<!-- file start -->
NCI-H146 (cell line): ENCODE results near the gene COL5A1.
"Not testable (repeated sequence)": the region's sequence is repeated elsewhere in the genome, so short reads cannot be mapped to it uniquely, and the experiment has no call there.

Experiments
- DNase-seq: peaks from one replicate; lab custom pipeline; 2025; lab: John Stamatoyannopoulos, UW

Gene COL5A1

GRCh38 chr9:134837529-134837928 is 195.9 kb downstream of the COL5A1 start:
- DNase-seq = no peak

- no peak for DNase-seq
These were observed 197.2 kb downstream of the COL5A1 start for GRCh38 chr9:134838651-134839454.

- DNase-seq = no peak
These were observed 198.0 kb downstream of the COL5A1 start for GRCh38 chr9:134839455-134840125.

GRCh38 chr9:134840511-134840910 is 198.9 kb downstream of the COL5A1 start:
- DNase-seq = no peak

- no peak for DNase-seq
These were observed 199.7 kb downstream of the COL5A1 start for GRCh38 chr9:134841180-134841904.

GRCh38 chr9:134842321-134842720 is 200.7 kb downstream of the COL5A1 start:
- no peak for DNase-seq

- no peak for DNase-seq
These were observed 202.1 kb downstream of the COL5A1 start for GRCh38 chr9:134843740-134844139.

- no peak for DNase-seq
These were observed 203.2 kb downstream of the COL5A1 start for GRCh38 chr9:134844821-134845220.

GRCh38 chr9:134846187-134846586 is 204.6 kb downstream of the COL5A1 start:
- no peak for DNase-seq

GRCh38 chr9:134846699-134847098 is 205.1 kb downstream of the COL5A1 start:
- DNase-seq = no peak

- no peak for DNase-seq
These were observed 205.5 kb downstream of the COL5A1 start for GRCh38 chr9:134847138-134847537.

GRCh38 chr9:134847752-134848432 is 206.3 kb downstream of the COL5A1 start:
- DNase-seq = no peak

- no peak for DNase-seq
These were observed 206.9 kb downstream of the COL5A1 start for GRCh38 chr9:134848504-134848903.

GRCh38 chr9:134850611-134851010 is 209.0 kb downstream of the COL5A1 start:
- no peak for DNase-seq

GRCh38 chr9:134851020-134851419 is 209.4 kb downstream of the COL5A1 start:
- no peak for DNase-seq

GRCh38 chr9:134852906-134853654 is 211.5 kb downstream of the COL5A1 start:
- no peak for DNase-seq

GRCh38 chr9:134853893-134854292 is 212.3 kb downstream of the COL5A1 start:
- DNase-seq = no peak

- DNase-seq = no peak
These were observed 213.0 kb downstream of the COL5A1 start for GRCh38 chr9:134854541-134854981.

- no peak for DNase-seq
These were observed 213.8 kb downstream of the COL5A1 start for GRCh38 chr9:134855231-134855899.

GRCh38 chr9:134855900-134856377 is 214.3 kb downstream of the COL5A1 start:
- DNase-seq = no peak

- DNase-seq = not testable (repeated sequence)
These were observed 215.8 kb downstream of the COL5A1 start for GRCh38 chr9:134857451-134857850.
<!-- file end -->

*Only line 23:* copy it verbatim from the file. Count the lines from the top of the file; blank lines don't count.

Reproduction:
- no peak for DNase-seq